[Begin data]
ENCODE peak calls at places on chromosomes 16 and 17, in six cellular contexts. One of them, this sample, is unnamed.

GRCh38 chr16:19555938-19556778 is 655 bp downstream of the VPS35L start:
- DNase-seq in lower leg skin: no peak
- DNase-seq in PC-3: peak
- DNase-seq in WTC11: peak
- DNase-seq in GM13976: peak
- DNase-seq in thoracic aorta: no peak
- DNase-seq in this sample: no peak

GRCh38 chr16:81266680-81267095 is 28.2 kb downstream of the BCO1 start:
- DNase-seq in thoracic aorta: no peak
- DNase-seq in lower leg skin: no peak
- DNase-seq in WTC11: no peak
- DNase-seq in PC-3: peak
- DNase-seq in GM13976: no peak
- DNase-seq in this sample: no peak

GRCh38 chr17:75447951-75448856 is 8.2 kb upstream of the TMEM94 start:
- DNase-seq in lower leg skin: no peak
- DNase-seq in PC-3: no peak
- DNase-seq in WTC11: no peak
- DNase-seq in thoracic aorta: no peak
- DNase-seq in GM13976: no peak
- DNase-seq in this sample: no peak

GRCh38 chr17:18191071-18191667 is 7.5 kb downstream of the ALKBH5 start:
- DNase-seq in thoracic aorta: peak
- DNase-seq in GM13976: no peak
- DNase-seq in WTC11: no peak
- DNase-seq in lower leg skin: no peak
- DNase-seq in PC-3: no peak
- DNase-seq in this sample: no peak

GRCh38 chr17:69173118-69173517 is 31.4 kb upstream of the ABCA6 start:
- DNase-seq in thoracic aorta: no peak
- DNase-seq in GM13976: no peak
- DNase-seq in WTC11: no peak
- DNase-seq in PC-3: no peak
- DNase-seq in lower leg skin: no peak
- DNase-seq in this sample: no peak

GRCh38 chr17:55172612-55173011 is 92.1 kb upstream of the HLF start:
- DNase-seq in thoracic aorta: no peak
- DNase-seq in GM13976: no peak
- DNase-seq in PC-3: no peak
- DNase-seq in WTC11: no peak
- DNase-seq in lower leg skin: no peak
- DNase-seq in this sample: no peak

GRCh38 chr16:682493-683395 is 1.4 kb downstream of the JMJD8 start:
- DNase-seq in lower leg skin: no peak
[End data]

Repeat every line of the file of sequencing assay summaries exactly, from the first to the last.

ENCODE peak calls at places on chromosomes 16 and 17, in six cellular contexts. One of them, this sample, is unnamed.

GRCh38 chr16:19555938-19556778 is 655 bp downstream of the VPS35L start:
- DNase-seq in lower leg skin: no peak
- DNase-seq in PC-3: peak
- DNase-seq in WTC11: peak
- DNase-seq in GM13976: peak
- DNase-seq in thoracic aorta: no peak
- DNase-seq in this sample: no peak

GRCh38 chr16:81266680-81267095 is 28.2 kb downstream of the BCO1 start:
- DNase-seq in thoracic aorta: no peak
- DNase-seq in lower leg skin: no peak
- DNase-seq in WTC11: no peak
- DNase-seq in PC-3: peak
- DNase-seq in GM13976: no peak
- DNase-seq in this sample: no peak

GRCh38 chr17:75447951-75448856 is 8.2 kb upstream of the TMEM94 start:
- DNase-seq in lower leg skin: no peak
- DNase-seq in PC-3: no peak
- DNase-seq in WTC11: no peak
- DNase-seq in thoracic aorta: no peak
- DNase-seq in GM13976: no peak
- DNase-seq in this sample: no peak

GRCh38 chr17:18191071-18191667 is 7.5 kb downstream of the ALKBH5 start:
- DNase-seq in thoracic aorta: peak
- DNase-seq in GM13976: no peak
- DNase-seq in WTC11: no peak
- DNase-seq in lower leg skin: no peak
- DNase-seq in PC-3: no peak
- DNase-seq in this sample: no peak

GRCh38 chr17:69173118-69173517 is 31.4 kb upstream of the ABCA6 start:
- DNase-seq in thoracic aorta: no peak
- DNase-seq in GM13976: no peak
- DNase-seq in WTC11: no peak
- DNase-seq in PC-3: no peak
- DNase-seq in lower leg skin: no peak
- DNase-seq in this sample: no peak

GRCh38 chr17:55172612-55173011 is 92.1 kb upstream of the HLF start:
- DNase-seq in thoracic aorta: no peak
- DNase-seq in GM13976: no peak
- DNase-seq in PC-3: no peak
- DNase-seq in WTC11: no peak
- DNase-seq in lower leg skin: no peak
- DNase-seq in this sample: no peak

GRCh38 chr16:682493-683395 is 1.4 kb downstream of the JMJD8 start:
- DNase-seq in lower leg skin: no peak